Another consideration is that learning new skills takes time. If you’ve never done any food preservation and you plant a ½ acre plot for the first time, you are going to be overwhelmed at harvest time as you learn new skills for canning, drying, freezing and preserving. Take your time and try to identify and build your homesteading skills over time. Some skills you will learn as you go and make mistakes, while you may want to consider a class for other skills.
Even though creating a small backyard farm can save you money in the long run, there are up front expenses such as tools, seeds, irrigation systems, chicken coops and more that can make starting seem overwhelming. In general, investing in quality resources will save you time but shouldn’t be a reason for not starting your backyard farm dream. Here are a few suggestions to help conserve your expenses when you’re getting started.
- Don’t skimp on your tools. Buy tools that will last for years. You are better off waiting and buying the better item than getting a cheap version now and replacing it next season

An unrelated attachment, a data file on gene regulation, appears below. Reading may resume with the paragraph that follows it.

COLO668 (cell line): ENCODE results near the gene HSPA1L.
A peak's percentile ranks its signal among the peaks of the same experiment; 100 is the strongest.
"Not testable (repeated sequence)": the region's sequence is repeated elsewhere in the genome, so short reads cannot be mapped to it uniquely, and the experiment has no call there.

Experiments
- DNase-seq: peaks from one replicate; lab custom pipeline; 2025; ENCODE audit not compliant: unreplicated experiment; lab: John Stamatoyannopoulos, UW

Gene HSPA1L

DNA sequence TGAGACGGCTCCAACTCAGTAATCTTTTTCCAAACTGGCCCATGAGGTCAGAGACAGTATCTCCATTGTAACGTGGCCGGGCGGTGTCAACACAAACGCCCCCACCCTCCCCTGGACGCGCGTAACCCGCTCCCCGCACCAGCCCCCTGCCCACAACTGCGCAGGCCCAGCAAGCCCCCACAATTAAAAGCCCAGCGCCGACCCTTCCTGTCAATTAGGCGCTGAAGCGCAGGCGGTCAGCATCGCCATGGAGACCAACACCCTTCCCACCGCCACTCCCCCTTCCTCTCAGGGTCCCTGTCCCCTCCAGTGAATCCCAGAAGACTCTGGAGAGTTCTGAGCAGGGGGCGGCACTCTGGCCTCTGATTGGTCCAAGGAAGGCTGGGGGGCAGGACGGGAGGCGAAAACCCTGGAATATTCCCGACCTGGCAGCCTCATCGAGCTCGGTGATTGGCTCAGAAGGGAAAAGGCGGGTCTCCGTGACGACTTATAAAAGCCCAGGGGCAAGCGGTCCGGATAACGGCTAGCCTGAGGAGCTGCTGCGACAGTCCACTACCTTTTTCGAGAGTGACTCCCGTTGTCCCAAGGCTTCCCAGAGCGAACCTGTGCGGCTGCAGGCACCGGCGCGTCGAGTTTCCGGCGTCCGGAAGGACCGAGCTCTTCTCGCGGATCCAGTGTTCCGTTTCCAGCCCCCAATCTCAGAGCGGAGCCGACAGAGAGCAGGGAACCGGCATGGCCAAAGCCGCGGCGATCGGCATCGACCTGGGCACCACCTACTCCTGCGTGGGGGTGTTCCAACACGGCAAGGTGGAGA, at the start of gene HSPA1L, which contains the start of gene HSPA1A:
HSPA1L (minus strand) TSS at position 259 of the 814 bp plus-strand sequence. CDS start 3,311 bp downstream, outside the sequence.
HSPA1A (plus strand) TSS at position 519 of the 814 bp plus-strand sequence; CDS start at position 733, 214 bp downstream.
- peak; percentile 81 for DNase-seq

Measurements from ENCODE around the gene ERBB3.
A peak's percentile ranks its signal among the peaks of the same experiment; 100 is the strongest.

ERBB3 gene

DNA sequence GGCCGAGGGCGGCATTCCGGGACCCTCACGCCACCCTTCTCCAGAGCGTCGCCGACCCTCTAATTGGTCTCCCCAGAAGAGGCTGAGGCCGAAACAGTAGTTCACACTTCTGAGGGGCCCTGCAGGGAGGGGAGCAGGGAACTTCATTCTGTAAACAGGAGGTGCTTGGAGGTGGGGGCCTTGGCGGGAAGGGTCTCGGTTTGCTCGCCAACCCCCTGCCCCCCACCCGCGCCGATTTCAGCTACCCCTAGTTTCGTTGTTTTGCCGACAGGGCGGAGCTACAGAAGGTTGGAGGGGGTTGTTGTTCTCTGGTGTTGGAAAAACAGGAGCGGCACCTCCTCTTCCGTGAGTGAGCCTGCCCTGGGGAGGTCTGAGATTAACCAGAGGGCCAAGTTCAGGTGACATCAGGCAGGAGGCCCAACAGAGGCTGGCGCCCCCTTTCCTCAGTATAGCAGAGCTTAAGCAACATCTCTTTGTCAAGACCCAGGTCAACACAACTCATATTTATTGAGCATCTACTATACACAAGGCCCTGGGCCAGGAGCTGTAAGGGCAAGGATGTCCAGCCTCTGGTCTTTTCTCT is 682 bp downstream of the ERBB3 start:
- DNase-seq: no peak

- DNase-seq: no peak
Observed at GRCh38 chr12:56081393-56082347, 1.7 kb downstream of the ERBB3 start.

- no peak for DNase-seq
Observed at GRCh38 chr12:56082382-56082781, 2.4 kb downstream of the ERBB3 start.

- Look for used items or borrow tools. This is definitely a good option if you can’t afford the tool you are looking for now but want to get started
- Think ahead! This may seem obvious, but if you are starting with 5 chickens but think you want more later, do you really want to buy a chicken coop now for 5 chickens and need to build a new one next year?
- Decide how to balance time and resources. You can purchase and put in an irrigation system or you can water by hand. Decide what makes more sense for you on your own backyard farm
Planning a Backyard Garden
A backyard garden can be as small as a few pots, or large enough to feed your family through the whole year. When you get started in backyard gardening, it is easy to get carried away with all the details and specifics of each crop, and all the best practices. It is important to remember that at the heart of backyard farming is the simple fact that if you put a seed in the soil, and mix in a little sun and water, you are likely to get something to grow. Of course the more you work and tweak, the better your outcomes, and the more you will get from your garden.